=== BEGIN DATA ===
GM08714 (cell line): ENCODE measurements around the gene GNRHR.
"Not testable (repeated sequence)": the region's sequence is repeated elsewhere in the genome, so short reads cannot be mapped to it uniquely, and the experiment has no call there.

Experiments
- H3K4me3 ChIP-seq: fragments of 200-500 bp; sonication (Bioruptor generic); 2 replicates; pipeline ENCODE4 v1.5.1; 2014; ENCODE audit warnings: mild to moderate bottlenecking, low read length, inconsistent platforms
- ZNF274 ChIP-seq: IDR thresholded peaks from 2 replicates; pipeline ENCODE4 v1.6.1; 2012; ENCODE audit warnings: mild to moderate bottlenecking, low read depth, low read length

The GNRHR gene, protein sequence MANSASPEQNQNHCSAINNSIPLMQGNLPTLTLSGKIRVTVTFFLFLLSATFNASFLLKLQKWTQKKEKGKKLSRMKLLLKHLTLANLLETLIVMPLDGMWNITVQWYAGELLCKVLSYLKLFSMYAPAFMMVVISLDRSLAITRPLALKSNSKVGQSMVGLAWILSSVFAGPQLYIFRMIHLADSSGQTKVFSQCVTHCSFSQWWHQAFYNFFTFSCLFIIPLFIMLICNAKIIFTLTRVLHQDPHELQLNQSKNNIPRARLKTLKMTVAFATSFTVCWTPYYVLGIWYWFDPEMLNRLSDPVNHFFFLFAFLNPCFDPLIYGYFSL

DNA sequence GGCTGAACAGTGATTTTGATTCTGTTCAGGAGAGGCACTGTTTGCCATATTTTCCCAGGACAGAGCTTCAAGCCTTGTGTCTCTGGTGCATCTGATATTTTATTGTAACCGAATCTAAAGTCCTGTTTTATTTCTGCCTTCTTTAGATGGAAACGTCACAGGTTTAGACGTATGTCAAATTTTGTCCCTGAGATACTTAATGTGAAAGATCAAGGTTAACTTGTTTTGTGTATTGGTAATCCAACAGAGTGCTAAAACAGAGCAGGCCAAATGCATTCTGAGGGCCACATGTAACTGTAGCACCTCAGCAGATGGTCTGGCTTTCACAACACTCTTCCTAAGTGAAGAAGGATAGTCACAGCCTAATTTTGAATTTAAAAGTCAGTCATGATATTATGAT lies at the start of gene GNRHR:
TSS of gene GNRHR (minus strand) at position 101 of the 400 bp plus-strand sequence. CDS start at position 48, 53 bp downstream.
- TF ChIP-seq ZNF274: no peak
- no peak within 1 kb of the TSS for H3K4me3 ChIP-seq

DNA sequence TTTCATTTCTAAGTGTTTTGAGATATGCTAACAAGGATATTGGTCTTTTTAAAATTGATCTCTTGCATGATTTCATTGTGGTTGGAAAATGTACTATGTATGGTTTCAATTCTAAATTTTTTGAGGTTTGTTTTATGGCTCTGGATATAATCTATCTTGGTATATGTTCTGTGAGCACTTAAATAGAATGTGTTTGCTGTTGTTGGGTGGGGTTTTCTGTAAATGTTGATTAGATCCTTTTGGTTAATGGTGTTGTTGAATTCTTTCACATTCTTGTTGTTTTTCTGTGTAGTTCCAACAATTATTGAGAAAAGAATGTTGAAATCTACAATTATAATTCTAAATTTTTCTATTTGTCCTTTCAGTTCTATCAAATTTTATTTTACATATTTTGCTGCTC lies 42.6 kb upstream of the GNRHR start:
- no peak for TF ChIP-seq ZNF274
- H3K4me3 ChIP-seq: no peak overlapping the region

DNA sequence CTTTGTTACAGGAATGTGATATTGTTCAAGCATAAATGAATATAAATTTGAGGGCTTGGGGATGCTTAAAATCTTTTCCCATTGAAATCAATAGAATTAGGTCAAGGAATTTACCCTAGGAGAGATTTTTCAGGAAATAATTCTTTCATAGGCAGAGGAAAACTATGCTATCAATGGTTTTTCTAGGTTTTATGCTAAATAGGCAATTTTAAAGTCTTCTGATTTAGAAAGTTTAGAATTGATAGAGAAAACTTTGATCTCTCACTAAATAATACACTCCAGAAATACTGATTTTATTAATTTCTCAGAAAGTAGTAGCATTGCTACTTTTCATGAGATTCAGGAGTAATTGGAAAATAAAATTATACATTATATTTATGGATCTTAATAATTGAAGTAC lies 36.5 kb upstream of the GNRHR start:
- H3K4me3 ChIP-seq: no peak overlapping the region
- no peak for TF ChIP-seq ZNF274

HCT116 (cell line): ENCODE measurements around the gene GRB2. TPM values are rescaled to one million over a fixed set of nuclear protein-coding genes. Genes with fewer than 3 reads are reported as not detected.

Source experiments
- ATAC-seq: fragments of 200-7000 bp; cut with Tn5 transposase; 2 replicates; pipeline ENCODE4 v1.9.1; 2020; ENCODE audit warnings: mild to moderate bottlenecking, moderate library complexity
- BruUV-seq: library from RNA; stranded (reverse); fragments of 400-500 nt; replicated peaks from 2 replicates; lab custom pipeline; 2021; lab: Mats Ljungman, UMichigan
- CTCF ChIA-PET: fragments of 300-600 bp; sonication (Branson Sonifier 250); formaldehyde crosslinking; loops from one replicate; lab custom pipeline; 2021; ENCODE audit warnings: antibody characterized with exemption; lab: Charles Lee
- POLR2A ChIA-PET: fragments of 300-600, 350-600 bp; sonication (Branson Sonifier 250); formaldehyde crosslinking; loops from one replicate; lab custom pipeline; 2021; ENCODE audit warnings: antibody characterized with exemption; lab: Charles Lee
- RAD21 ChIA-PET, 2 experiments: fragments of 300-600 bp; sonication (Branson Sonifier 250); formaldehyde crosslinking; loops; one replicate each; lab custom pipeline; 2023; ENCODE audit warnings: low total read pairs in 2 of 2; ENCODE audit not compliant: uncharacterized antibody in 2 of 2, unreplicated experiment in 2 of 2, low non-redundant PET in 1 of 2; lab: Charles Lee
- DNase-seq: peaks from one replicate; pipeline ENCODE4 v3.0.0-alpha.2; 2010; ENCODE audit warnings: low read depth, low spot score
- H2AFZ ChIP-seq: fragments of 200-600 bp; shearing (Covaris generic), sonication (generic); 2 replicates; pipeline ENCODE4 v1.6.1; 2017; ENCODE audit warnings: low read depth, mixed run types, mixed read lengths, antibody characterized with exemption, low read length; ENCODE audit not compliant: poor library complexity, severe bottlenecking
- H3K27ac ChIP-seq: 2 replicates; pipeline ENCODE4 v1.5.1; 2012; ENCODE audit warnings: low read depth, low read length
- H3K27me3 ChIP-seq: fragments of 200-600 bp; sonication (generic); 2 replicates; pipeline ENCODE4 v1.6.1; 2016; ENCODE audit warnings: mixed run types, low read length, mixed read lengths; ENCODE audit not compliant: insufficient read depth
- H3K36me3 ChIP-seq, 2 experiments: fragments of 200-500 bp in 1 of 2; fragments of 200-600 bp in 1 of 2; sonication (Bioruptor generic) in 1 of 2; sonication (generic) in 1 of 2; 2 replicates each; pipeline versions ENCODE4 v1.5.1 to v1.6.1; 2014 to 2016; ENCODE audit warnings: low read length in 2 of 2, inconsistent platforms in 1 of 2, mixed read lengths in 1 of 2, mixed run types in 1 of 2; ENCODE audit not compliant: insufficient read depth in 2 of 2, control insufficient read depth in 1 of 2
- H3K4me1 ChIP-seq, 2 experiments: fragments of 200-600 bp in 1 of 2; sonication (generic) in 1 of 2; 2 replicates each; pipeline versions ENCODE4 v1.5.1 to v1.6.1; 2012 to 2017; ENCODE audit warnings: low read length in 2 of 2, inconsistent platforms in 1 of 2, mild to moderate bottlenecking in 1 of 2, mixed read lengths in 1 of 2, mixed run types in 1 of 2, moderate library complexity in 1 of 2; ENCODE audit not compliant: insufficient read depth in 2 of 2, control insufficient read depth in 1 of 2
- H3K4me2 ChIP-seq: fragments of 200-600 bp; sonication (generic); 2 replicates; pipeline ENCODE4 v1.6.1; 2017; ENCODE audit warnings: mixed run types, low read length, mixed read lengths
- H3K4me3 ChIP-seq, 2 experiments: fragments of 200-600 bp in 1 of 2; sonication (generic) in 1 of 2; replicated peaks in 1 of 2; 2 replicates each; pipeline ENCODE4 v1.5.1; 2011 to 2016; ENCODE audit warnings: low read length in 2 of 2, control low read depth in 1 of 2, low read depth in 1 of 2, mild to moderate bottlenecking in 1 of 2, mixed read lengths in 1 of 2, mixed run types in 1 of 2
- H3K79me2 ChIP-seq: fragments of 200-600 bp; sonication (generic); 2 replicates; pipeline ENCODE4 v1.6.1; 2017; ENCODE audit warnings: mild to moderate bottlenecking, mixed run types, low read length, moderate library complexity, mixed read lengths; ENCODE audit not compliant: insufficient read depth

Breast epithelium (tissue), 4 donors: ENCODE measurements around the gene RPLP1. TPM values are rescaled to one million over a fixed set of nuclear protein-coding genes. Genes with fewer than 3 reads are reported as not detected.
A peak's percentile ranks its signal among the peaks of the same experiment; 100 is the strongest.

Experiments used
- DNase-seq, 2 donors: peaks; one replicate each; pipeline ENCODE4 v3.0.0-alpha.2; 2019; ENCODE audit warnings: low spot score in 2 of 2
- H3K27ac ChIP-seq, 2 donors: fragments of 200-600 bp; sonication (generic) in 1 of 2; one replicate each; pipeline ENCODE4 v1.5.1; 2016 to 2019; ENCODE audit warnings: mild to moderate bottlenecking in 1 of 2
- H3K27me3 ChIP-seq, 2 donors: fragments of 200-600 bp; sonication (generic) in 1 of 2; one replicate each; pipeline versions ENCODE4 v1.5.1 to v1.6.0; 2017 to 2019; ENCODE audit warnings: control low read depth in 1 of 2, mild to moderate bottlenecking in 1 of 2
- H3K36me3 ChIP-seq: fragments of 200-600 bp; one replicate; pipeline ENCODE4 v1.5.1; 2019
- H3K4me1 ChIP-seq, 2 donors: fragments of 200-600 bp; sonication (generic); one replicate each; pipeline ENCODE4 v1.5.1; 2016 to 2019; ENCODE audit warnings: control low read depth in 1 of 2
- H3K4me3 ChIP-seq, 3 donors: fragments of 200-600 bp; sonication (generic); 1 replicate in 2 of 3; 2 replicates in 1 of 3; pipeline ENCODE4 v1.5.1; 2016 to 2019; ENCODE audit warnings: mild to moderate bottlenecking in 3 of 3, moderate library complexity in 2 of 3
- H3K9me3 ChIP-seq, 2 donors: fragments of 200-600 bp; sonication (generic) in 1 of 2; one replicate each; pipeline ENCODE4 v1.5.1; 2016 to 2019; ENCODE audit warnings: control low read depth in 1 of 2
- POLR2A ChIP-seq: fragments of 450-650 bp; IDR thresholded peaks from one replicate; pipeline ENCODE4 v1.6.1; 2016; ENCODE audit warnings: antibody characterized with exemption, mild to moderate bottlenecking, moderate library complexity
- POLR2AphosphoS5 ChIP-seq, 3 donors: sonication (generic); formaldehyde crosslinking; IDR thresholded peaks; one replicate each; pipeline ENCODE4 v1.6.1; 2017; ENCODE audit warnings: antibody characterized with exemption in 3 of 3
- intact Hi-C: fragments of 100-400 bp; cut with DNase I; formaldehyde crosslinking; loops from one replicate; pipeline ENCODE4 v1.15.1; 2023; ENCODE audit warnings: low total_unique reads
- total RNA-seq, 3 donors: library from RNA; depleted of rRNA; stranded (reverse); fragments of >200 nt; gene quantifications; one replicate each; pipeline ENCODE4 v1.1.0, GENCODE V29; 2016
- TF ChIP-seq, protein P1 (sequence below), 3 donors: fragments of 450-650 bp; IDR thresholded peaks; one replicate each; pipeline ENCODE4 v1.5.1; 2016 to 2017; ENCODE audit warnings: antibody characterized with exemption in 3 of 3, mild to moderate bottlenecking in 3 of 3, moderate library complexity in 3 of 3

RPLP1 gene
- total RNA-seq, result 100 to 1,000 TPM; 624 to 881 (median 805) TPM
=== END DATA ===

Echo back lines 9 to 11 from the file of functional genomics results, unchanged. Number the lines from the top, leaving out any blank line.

- TF ChIP-seq ZNF274: no peak
- no peak within 1 kb of the TSS for H3K4me3 ChIP-seq

DNA sequence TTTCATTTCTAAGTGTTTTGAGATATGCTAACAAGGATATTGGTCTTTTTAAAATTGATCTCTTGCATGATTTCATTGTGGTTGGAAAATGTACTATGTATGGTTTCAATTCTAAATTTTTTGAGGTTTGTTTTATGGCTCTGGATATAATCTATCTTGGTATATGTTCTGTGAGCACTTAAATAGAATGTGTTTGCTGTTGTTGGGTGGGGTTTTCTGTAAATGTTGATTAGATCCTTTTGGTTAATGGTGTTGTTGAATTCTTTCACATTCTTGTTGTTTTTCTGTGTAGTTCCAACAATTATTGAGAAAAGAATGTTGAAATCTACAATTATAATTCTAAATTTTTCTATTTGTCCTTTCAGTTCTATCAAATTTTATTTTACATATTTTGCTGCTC lies 42.6 kb upstream of the GNRHR start: